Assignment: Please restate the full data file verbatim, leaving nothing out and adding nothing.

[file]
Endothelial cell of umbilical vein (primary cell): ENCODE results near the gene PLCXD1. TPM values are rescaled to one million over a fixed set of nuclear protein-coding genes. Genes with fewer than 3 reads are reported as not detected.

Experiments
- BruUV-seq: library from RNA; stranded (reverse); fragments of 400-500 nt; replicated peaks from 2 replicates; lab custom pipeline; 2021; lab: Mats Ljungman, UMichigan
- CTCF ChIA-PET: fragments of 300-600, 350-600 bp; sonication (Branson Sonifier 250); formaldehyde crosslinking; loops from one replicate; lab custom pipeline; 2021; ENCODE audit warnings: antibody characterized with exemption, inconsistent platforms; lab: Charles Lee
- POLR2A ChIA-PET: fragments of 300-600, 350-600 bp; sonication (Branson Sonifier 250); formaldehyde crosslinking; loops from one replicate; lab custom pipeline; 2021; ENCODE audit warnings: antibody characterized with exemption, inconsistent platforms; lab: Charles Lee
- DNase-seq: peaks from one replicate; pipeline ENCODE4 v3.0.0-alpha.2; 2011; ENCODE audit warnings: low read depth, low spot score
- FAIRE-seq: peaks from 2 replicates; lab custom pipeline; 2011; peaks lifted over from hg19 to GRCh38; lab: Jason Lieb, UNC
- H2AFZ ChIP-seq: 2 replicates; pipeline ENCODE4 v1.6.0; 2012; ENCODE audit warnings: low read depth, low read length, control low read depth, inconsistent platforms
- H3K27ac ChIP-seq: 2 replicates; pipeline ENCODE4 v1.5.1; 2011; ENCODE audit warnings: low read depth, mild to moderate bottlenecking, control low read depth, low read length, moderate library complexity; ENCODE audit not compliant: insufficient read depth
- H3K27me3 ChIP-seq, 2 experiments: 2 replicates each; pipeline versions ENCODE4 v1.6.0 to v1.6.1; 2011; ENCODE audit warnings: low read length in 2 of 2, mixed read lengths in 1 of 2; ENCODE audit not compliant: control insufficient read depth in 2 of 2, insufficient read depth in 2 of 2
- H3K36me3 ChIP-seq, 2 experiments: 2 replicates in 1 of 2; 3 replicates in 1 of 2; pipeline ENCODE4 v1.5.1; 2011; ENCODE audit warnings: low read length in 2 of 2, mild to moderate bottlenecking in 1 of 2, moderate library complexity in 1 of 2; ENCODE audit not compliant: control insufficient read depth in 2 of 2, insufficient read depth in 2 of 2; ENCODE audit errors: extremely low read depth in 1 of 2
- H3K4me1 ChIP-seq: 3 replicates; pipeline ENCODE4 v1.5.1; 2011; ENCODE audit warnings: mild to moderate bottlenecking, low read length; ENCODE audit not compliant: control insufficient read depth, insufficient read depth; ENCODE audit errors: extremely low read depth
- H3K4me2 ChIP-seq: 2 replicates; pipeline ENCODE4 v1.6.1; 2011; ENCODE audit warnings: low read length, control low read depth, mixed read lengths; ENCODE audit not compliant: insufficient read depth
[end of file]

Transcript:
Endothelial cell of umbilical vein (primary cell): ENCODE results near the gene PLCXD1. TPM values are rescaled to one million over a fixed set of nuclear protein-coding genes. Genes with fewer than 3 reads are reported as not detected.

Experiments
- BruUV-seq: library from RNA; stranded (reverse); fragments of 400-500 nt; replicated peaks from 2 replicates; lab custom pipeline; 2021; lab: Mats Ljungman, UMichigan
- CTCF ChIA-PET: fragments of 300-600, 350-600 bp; sonication (Branson Sonifier 250); formaldehyde crosslinking; loops from one replicate; lab custom pipeline; 2021; ENCODE audit warnings: antibody characterized with exemption, inconsistent platforms; lab: Charles Lee
- POLR2A ChIA-PET: fragments of 300-600, 350-600 bp; sonication (Branson Sonifier 250); formaldehyde crosslinking; loops from one replicate; lab custom pipeline; 2021; ENCODE audit warnings: antibody characterized with exemption, inconsistent platforms; lab: Charles Lee
- DNase-seq: peaks from one replicate; pipeline ENCODE4 v3.0.0-alpha.2; 2011; ENCODE audit warnings: low read depth, low spot score
- FAIRE-seq: peaks from 2 replicates; lab custom pipeline; 2011; peaks lifted over from hg19 to GRCh38; lab: Jason Lieb, UNC
- H2AFZ ChIP-seq: 2 replicates; pipeline ENCODE4 v1.6.0; 2012; ENCODE audit warnings: low read depth, low read length, control low read depth, inconsistent platforms
- H3K27ac ChIP-seq: 2 replicates; pipeline ENCODE4 v1.5.1; 2011; ENCODE audit warnings: low read depth, mild to moderate bottlenecking, control low read depth, low read length, moderate library complexity; ENCODE audit not compliant: insufficient read depth
- H3K27me3 ChIP-seq, 2 experiments: 2 replicates each; pipeline versions ENCODE4 v1.6.0 to v1.6.1; 2011; ENCODE audit warnings: low read length in 2 of 2, mixed read lengths in 1 of 2; ENCODE audit not compliant: control insufficient read depth in 2 of 2, insufficient read depth in 2 of 2
- H3K36me3 ChIP-seq, 2 experiments: 2 replicates in 1 of 2; 3 replicates in 1 of 2; pipeline ENCODE4 v1.5.1; 2011; ENCODE audit warnings: low read length in 2 of 2, mild to moderate bottlenecking in 1 of 2, moderate library complexity in 1 of 2; ENCODE audit not compliant: control insufficient read depth in 2 of 2, insufficient read depth in 2 of 2; ENCODE audit errors: extremely low read depth in 1 of 2
- H3K4me1 ChIP-seq: 3 replicates; pipeline ENCODE4 v1.5.1; 2011; ENCODE audit warnings: mild to moderate bottlenecking, low read length; ENCODE audit not compliant: control insufficient read depth, insufficient read depth; ENCODE audit errors: extremely low read depth
- H3K4me2 ChIP-seq: 2 replicates; pipeline ENCODE4 v1.6.1; 2011; ENCODE audit warnings: low read length, control low read depth, mixed read lengths; ENCODE audit not compliant: insufficient read depth